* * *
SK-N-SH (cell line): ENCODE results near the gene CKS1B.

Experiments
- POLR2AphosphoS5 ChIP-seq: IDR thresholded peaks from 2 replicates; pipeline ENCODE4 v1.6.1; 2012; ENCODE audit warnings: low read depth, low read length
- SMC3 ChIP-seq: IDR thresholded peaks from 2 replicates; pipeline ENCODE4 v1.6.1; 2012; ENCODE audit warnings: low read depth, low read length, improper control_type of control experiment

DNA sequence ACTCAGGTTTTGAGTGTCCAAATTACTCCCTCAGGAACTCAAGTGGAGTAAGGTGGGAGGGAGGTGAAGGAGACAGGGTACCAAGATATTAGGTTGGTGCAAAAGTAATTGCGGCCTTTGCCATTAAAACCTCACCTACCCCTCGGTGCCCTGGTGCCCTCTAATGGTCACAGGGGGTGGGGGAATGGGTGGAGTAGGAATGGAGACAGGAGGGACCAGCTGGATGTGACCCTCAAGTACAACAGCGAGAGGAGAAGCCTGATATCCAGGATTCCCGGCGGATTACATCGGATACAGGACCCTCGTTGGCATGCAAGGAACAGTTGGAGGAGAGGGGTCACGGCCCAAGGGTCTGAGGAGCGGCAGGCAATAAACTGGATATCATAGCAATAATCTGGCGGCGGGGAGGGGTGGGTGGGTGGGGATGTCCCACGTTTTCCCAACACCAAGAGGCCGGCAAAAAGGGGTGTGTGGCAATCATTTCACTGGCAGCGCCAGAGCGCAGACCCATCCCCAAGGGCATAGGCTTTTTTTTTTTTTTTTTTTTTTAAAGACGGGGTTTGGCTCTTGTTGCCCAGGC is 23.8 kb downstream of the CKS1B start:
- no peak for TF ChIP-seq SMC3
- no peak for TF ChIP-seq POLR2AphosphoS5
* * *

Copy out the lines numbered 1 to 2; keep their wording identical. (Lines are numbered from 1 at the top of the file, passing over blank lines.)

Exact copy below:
SK-N-SH (cell line): ENCODE results near the gene CKS1B.

Experiments